Reproducibility crisis – Removing miracles from science
Reproducibility is a foundational principle of scientific research, with great care taken over reduction in experimental variables and documentation of methods. However, a 2018 Nature survey reveals that all does not seem to be well, with 86% of respondents acknowledging a crisis in their scientific field. Dominique-Laurent Courturier (1) cites a couple of publications that estimate at the very most only 37% of studies are reproducible.
We were lucky enough to be invited to attend and speak at last month’s Cancer Research UK (CRUK) symposium at Cambridge Institute on Reproducibility of in-vivo Data. We attended talks throughout the day and couldn’t help but witness the overwhelming desire and passion for consistent, reproducible research.
One particularly striking talk which brought this home was from Nature Journal’s, Barbara Marte (2). Barbara highlighted that variables as small as the veracity at which a test tube is shaken could have significant impact of the reproducibility of a study. Barbara spoke about the lengths at which Nature is now going to to validate and interrogate raw data sets alongside the introduction of a much more comprehensive submission check list, all in a drive to improve documentation of methods.
Furthermore, Florian Markowetz from CRUK reiterated this in a thoroughly entertaining but cuttingly sharp talk ‘5 selfish reasons to work reproducibly’ (3). Taking a look at the personal and community impact of working in an unreproducible manor, he surmised reproducible data helps write papers; people review papers; enables continuity between research operators; builds your reputation; and ultimately, promotes an “open research” culture. More on Florian’s point of view can be seen via this video.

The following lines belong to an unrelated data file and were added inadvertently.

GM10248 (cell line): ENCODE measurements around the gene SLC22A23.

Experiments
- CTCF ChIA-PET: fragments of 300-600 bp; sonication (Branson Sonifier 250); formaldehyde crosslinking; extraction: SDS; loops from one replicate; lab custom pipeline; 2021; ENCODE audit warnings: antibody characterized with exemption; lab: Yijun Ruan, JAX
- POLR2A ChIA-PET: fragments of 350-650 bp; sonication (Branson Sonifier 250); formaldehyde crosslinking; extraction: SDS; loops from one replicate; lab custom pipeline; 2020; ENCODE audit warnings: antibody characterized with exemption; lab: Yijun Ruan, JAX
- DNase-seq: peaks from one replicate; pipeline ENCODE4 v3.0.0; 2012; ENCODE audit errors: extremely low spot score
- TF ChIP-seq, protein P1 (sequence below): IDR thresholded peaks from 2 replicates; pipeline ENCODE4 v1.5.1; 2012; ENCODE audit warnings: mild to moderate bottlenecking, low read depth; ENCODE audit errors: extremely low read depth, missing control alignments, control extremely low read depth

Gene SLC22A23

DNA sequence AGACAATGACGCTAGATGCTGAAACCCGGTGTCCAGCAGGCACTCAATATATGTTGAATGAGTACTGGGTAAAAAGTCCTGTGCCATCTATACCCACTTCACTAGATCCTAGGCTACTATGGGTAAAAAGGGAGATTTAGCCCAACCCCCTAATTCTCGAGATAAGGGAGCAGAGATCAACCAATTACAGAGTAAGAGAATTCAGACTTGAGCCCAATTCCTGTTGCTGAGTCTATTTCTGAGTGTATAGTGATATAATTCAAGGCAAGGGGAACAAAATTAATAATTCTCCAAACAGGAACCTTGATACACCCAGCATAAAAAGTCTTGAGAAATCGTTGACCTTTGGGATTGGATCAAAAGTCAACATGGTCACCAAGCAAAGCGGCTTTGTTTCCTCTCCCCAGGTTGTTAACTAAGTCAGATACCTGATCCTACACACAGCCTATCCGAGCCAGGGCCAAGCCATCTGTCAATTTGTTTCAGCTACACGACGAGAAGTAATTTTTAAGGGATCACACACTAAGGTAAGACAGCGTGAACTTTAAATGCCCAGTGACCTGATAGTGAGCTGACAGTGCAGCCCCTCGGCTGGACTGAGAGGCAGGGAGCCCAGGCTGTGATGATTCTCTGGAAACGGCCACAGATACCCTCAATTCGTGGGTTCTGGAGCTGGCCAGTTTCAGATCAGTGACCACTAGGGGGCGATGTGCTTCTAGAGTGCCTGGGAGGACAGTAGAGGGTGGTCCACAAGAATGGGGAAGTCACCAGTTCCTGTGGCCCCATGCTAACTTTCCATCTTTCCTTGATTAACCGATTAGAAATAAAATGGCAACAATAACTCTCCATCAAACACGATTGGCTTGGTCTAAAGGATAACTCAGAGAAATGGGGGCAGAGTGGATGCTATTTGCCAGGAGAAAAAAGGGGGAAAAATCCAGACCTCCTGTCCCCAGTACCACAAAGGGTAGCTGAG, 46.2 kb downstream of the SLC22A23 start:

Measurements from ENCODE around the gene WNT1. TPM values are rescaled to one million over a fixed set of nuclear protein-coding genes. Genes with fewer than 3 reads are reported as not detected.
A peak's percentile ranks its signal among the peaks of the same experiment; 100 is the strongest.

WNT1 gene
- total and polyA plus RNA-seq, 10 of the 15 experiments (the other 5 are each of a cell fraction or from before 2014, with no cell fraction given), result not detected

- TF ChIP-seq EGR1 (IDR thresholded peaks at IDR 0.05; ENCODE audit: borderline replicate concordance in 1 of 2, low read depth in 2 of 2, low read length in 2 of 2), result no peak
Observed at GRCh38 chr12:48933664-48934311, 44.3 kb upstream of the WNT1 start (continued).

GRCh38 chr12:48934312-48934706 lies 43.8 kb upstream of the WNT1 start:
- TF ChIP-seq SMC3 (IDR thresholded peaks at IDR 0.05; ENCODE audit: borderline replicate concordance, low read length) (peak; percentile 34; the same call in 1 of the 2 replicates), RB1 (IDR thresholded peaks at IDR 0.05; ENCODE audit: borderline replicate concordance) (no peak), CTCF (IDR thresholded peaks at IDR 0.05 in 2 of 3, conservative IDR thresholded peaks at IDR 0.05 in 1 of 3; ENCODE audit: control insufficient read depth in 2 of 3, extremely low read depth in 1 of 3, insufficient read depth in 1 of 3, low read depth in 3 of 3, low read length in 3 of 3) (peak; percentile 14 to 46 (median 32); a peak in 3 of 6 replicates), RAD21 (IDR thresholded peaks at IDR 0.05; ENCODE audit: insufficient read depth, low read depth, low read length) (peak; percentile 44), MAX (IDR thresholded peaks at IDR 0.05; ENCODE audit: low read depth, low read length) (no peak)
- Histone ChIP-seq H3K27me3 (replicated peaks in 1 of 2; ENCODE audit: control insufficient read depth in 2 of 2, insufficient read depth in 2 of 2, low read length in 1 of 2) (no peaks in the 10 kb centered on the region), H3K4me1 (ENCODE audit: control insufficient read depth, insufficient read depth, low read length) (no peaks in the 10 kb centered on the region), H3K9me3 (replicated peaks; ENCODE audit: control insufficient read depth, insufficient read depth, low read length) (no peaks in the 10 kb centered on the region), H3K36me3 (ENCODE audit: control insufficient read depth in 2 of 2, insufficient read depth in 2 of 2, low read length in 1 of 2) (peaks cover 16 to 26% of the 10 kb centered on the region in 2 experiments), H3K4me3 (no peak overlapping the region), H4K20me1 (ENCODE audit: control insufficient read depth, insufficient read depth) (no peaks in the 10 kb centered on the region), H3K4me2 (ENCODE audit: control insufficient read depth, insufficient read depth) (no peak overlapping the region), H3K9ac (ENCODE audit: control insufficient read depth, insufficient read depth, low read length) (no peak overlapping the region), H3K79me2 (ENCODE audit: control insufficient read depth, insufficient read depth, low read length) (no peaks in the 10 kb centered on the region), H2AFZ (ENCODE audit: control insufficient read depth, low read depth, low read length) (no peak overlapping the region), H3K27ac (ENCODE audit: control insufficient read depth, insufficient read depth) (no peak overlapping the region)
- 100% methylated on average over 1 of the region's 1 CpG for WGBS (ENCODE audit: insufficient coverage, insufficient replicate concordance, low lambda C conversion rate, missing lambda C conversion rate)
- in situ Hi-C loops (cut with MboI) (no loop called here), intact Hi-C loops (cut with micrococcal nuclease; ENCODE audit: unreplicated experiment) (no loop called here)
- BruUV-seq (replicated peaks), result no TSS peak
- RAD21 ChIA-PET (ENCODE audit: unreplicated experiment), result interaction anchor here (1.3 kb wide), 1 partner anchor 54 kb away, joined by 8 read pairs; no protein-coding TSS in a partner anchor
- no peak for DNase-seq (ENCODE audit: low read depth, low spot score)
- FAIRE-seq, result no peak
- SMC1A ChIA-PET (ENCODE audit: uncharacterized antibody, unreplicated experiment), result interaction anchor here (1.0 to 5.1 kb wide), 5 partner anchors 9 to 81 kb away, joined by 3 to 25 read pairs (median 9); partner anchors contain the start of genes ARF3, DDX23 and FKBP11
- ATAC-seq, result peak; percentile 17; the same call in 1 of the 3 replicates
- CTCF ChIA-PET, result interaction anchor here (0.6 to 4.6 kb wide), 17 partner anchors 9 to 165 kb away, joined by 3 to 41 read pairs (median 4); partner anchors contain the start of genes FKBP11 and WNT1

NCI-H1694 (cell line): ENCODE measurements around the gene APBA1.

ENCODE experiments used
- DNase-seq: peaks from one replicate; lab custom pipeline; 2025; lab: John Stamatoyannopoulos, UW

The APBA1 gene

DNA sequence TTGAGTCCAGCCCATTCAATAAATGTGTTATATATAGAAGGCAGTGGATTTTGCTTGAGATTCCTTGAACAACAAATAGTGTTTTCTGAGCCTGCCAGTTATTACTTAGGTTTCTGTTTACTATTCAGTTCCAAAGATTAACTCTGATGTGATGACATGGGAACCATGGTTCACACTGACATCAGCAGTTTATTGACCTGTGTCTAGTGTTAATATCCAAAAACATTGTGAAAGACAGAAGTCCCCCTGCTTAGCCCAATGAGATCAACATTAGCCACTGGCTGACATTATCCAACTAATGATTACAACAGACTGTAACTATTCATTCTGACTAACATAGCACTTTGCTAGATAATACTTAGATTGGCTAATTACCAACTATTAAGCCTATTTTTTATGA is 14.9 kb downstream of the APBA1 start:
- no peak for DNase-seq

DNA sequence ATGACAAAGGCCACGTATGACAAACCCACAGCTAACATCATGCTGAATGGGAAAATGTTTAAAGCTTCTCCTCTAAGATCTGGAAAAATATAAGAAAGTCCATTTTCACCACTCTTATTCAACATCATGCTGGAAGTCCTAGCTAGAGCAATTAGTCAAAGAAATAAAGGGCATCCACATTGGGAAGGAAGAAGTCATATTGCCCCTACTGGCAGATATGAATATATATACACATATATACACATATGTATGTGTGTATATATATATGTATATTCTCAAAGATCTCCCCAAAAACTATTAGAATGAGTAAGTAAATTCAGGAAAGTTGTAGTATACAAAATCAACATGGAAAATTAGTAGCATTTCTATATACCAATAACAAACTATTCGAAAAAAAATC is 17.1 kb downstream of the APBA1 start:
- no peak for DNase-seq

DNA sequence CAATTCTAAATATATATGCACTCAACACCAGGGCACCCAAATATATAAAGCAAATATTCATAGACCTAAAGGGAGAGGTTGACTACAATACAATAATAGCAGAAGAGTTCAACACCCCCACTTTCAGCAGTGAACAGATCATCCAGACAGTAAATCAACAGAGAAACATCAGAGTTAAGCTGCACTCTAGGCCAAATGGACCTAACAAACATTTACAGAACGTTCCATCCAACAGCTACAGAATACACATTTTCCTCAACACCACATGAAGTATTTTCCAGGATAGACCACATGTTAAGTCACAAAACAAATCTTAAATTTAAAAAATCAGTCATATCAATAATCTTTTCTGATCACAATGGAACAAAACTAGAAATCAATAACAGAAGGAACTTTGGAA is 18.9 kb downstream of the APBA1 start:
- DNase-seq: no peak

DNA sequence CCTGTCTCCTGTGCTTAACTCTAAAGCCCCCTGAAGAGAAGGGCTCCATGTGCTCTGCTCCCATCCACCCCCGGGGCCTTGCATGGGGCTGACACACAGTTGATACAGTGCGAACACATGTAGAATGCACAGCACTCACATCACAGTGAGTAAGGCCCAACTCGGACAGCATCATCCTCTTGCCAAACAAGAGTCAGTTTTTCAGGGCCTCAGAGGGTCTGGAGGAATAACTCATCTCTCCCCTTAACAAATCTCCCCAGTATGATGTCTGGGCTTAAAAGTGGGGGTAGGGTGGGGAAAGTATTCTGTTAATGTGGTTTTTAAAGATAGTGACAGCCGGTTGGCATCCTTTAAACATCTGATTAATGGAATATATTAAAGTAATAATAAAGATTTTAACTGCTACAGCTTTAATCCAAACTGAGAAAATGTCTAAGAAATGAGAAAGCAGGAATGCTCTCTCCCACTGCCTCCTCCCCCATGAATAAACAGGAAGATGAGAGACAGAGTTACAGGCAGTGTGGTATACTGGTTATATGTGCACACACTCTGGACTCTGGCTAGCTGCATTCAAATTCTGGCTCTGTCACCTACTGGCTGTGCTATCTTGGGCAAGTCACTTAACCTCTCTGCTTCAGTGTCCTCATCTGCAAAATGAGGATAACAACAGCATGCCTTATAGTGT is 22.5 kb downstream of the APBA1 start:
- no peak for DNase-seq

One example Florian cites from his own research highlights the importance of reproducibility;
“Even smaller disasters can be embarrassing. Here is an example from my own research. Our experimental collaboration partners were validating a pathway model that we had generated computationally. When writing the paper, however, we hit a crucial roadblock: no matter how hard we tried, we could not reproduce our initial pathway model. Maybe the data had changed, maybe the code was different, or maybe we just couldn’t remember the parameter settings of our method correctly. Had we published this result, we would not have been able to demonstrate how the validated hypothesis was generated from the initial data. We would have published a miracle.” (3)
As 3D data and measurement experts we understand the impact even the smallest inaccuracy and variable can have on the outcome of a result, particularly when large data sets captured on multiple days and over multiple sites are involved. The importance of delivering a consistent interoperable experience and delivery of clean, and consistent data collection that can form the basis of traceable and robust analysis and evaluation cannot be understated. As Florian put it – “there are not and should not be any miracles in science”.
This challenge is the exact reason Fuel3D has partnered with leading in-vivo scientists and organisations across the industry to co-develop a new method for monitoring and capturing subcutaneous tumour growth indicators. Using the latest 3D imaging and reconstruction technology and machine learning, BioVolume® is now in evaluation with many partner organisations and results are positive and continually improving against the ordinary (and often unreproducible) manual calliper measurement methods, providing reproducible results.
(1) Laurent-couturier D – Senior Statistician CRUK Cambridge Institute www.cruk.cam.ac.uk/users/dominique-laurent-couturier
(2) Marte B. 2018. Reproducibility at Nature Journals. Cancer Research UK, Cambridge Institute.
(3) Markowetz, F. 2015. 5 selfish reasons to work reproducibly. Genome Biology, Springer Nature.